Portraits of the Patriarchy
Father Time examines the progressive shift in modern fatherhood
The procedure was transactional—like getting a haircut, except the cutting was happening nowhere near my head. My doctor tried to ease the tension with pedestrian conversation, but the experience was still awkward for me. While he’s used to snipping a man’s most private of parts, I felt relief knowing I would only have to do this once. That was the hope, at least.
Our decision at home for me to have a vasectomy originated several months before, when my wife had a false positive pregnancy test. With two toddlers already, we were stunned with the news. Did we want this? No. Well, maybe. Okay, yes. No, no we didn’t. Two is enough. It was a three-week emotional roller coaster to say the least.
Then, a visit to the OB/GYN revealed she wasn’t pregnant. It wasn’t meant to be, and that was the sign. It was time for one of us—correction, me—to step up and get cut.
Most men I talked to about their vasectomies recalled theirs like a distant battle in which only a little blood was shed and only a bag of frozen vegetables was needed to heal the pain. There was also a recurring theme with age. Men typically get vasectomies when their most youthful and vital days are behind them.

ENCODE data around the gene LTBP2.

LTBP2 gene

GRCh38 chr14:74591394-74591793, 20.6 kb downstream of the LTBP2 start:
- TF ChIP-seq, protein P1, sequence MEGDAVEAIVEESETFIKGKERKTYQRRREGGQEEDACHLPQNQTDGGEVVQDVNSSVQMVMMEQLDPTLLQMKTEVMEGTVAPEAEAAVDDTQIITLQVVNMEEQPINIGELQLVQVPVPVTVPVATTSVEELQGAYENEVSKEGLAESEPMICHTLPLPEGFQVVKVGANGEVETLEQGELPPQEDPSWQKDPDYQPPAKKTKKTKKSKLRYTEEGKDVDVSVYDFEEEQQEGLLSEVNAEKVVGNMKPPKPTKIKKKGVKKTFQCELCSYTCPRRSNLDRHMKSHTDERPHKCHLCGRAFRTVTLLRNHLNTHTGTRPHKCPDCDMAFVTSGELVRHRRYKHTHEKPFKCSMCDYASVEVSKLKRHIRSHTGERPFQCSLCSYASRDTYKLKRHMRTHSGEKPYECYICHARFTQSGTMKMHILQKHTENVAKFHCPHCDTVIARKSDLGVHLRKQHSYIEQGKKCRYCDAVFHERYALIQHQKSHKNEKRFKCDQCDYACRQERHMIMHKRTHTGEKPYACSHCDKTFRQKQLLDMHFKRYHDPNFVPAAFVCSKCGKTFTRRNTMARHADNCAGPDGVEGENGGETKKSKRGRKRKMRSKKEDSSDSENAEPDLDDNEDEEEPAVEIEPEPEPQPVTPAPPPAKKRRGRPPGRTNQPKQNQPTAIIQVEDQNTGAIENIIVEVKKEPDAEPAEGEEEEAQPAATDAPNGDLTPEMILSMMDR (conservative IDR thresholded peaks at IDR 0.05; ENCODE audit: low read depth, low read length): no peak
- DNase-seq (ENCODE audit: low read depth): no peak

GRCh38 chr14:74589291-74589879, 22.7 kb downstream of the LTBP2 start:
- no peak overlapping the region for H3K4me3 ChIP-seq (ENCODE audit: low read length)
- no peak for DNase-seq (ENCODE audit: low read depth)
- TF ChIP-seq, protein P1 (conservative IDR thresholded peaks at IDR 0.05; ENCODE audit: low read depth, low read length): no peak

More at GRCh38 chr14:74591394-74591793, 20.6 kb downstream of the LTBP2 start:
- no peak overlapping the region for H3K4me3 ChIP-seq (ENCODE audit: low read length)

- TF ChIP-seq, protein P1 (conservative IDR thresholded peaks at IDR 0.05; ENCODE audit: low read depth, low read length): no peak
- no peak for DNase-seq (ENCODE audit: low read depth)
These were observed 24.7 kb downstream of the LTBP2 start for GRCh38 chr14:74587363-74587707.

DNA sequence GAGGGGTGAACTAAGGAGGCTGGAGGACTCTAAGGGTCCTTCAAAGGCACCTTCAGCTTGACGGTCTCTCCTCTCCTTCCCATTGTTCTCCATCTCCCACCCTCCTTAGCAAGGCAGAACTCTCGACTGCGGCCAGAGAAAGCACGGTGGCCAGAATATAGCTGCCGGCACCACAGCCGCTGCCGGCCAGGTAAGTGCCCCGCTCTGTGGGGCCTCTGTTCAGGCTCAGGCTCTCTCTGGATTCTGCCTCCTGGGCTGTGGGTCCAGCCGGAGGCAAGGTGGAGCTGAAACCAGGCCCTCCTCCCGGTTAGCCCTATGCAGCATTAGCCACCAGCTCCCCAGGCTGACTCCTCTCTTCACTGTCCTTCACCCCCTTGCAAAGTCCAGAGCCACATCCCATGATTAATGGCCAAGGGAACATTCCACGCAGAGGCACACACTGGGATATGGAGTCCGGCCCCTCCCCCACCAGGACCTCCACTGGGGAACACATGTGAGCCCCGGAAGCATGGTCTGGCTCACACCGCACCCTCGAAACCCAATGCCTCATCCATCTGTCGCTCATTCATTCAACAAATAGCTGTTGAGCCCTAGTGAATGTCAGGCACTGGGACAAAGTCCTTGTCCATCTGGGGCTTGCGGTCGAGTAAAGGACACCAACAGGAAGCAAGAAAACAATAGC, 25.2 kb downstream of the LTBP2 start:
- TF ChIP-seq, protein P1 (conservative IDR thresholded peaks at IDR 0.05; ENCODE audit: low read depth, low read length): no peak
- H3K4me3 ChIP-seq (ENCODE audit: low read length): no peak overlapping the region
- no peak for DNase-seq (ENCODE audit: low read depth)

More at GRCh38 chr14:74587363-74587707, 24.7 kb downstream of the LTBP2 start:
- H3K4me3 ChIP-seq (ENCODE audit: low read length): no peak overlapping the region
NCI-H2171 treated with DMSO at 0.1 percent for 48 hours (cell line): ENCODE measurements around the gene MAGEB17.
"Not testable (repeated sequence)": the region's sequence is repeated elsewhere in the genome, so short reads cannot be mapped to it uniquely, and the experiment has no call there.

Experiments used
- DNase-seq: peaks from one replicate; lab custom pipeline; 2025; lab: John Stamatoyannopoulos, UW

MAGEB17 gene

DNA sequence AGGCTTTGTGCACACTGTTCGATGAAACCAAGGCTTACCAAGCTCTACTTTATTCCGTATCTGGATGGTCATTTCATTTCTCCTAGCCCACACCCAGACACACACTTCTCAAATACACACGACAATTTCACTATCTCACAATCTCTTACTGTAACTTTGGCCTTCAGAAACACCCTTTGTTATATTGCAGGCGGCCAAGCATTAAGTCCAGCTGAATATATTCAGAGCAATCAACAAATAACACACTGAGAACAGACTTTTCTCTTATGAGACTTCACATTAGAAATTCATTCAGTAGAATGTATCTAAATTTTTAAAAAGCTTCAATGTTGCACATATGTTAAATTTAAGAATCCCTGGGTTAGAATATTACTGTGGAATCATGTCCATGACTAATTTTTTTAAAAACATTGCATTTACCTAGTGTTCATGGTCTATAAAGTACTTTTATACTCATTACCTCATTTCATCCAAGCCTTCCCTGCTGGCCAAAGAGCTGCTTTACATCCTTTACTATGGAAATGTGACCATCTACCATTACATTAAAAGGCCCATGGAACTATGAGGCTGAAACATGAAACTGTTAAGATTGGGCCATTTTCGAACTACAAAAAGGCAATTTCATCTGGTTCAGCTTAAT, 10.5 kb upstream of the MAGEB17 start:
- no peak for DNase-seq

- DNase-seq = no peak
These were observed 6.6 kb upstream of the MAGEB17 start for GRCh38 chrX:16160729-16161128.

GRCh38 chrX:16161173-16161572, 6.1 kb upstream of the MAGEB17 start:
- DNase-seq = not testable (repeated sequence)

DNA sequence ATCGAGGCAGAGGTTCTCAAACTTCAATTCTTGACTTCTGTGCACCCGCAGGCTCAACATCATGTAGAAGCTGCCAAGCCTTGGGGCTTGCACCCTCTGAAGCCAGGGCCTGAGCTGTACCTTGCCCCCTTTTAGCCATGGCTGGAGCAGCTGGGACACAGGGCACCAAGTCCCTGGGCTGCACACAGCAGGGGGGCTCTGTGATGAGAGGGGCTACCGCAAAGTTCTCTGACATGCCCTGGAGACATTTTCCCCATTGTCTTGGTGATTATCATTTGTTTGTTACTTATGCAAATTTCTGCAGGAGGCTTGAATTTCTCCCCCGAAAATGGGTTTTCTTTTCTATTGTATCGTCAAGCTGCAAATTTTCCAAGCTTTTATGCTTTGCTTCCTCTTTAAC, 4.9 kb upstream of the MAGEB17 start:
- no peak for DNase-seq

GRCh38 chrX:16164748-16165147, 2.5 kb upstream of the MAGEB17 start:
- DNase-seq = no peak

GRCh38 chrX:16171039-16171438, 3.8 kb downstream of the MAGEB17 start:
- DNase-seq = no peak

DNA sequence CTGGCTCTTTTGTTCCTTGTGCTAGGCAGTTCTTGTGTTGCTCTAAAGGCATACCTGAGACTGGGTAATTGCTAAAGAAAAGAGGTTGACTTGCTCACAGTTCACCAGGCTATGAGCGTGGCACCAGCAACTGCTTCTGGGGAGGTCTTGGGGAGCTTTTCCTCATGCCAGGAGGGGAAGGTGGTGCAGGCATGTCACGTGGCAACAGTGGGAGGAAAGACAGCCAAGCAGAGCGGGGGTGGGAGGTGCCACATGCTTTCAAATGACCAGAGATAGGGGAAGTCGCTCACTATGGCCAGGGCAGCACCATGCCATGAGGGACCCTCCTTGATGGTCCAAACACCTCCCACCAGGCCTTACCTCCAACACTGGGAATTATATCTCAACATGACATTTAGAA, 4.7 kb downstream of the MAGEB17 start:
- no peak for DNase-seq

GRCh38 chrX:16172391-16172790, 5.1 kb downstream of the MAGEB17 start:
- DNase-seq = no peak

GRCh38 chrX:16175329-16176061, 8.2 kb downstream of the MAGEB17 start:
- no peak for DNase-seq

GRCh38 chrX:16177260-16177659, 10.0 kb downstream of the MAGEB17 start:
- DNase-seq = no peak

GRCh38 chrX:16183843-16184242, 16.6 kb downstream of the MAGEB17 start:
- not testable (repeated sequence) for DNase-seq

What vasectomy doesn’t do is change your masculinity. It doesn’t make you less virile, nor does it tamper with your libido. It might (warning!) make things in the bedroom more fun, because you know the end risk (baby!) is nil. In a way, it’s liberating.
In the days prior to my procedure, I looked at my two sons and realized I would never have any more children. These two young boys would be it. My wife had had a similar emotional response when we realized the false positive was just that, plus, our signal to end our procreative years.
Everything went fine. I provided a sample four weeks later, but then received an unsettling call.
“I have good news and bad news,” my doctor said. “The bad news is that two sperm cells showed up in your sample. The good news is that they were dead. This means your body most likely needs more time for all the sperm cells to clear. This happens once in a while. I don’t think you need to come back in for a second procedure. Just bring another sample in two weeks.”
The second sample was clear. My doctor called and said, “Congratulations!” Like it was a party. Or maybe a graduation. A full and complete commencement to a new era in my life. One where I had crossed over to the side of the table to sit amongst the men who have made perhaps one of the bravest decisions of their lives.